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With more accessible gold trading, China’s global gold market role expands

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    With more accessible gold trading, China’s global gold market role expands

    With trading of gold in China becoming ever more accessible, Mineweb analyst Rhona O’Connell examines recent developments which extend China’s position in the fundamental balance of the gold market.

    Author: Rhona O’Connell
    Posted: Thursday , 28 Jun 2007

    LONDON -

    China looks set to enjoy continued deregulation, with some banks now allowed to import gold into the country, and further integration into the international markets is well nigh inevitable.

    The Chinese gold market continues its deregulation apace, with the latest announcement coming from the Shanghai Gold Exchange, that in early July it will launch individual gold bullion trading, via a partnership with China's Industrial Bank, to be followed by a partnership with Huaxia Bank and in all likelihood the Industrial and Commercial Bank of China.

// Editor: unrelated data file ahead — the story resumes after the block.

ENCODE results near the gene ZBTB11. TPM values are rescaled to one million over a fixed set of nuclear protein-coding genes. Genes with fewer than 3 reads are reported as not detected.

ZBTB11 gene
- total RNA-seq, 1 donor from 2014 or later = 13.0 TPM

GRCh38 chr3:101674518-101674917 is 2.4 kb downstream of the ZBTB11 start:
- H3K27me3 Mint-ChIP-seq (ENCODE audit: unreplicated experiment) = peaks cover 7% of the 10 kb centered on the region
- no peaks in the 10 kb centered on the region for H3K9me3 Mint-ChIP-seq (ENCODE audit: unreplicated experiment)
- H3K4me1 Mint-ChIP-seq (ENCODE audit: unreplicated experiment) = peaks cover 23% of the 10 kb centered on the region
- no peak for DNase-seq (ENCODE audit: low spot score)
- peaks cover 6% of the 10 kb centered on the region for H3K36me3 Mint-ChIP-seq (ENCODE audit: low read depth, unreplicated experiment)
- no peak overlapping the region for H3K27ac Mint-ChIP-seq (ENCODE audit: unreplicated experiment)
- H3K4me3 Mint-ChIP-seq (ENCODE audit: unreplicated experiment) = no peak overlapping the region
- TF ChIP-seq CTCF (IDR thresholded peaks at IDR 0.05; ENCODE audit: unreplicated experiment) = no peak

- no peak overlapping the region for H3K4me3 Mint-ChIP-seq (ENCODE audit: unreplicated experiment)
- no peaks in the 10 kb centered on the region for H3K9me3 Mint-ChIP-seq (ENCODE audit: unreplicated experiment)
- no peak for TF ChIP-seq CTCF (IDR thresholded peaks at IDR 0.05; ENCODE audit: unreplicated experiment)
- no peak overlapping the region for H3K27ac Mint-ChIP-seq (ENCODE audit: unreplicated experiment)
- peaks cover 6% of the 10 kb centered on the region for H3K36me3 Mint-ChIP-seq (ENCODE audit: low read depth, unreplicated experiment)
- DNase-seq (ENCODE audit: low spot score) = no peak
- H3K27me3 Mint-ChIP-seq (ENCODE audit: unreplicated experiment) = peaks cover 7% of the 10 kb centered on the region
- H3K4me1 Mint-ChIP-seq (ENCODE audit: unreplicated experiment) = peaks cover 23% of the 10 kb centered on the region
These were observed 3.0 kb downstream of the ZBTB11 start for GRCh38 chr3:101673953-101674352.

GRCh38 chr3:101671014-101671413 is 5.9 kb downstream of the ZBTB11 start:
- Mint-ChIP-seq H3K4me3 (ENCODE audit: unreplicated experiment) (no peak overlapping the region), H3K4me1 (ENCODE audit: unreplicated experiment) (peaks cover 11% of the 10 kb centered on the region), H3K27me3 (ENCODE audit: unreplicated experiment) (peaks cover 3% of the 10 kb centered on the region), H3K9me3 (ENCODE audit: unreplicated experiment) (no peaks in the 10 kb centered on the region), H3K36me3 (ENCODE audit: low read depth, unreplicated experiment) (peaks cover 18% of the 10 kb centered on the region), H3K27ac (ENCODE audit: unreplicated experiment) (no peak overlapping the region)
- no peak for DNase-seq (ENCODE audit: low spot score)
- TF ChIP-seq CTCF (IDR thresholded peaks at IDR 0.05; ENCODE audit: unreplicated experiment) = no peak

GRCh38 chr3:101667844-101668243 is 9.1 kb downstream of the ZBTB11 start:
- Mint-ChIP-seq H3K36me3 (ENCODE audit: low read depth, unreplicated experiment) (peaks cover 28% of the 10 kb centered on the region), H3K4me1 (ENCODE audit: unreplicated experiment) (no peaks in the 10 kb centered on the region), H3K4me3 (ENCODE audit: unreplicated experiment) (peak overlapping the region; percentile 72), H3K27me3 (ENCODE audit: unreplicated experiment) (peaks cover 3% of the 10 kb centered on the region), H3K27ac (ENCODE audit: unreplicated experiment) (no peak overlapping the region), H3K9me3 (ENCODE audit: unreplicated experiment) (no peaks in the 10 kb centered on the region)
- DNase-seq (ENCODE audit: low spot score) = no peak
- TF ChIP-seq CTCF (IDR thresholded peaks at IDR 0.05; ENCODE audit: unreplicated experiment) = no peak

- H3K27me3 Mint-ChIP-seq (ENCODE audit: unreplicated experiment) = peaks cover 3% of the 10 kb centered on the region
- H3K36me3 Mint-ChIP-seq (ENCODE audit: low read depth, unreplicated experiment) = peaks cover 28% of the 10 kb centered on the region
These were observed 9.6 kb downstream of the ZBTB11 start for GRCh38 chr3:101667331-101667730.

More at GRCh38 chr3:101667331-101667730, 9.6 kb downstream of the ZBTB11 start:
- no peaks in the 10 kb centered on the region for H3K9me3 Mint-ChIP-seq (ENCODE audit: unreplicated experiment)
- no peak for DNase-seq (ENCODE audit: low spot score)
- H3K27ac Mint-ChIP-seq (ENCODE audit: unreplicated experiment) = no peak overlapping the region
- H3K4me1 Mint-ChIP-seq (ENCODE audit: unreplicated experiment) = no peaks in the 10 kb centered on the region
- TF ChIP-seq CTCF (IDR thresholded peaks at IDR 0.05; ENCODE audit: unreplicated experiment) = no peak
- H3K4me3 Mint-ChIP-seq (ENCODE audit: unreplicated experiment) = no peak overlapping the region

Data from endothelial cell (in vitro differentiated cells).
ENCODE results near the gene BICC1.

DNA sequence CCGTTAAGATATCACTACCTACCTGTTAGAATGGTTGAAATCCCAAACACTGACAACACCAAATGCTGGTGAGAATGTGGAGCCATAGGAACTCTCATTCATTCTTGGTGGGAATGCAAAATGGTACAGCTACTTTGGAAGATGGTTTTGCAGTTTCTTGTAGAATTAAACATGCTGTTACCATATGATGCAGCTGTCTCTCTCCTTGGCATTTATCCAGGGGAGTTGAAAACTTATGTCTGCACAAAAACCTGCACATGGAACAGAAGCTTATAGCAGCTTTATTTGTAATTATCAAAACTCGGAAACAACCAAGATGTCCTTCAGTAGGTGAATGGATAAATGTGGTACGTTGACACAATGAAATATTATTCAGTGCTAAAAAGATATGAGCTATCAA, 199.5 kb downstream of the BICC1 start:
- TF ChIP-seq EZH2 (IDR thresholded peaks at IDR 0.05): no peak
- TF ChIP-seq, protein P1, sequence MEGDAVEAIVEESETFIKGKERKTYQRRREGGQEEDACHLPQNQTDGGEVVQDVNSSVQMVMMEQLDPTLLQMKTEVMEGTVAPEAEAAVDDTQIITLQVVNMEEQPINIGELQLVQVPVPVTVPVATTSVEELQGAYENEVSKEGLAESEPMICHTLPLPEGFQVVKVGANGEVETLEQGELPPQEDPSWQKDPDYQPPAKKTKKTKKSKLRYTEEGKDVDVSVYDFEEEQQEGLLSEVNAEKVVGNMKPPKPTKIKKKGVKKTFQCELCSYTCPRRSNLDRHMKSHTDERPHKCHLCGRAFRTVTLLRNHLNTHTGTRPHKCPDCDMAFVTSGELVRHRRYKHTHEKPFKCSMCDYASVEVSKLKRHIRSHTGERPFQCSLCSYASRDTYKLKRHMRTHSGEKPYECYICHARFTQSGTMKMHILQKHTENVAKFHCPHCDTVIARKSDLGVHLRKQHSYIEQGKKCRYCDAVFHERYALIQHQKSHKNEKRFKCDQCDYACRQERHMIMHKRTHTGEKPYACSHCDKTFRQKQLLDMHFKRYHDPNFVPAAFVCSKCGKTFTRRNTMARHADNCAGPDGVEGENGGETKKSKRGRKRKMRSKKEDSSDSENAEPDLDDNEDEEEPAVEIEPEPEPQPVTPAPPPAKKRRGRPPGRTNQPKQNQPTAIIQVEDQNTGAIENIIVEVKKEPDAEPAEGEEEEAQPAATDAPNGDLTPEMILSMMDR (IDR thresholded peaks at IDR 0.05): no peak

The Shanghai Gold Exchange (SGE) is the only authorised physical platform for gold trading in China and this latest announcement follows the approval in April this year from the People's Bank of China for the SGE to launch gold futures trading; the paperwork is currently underway for the necessary application to the China Securities Regulatory Commission.

    The futures trade system has undergone successful testing. So far, the only other commodities for which futures trading is permissible in China are copper, aluminium, natural rubber and fuel oil. Another recent development was the approval by the People's Bank of China for membership of foreign banking institutions into the SGE. Banks that have already applied with the Exchange include HSBC, Société Générale, Scotia, Standard Chartered and UBS.

    The Bank of China, meanwhile, has launched options trading for individual investors in Jiangsu Province, where it is being trialled in four separate locations.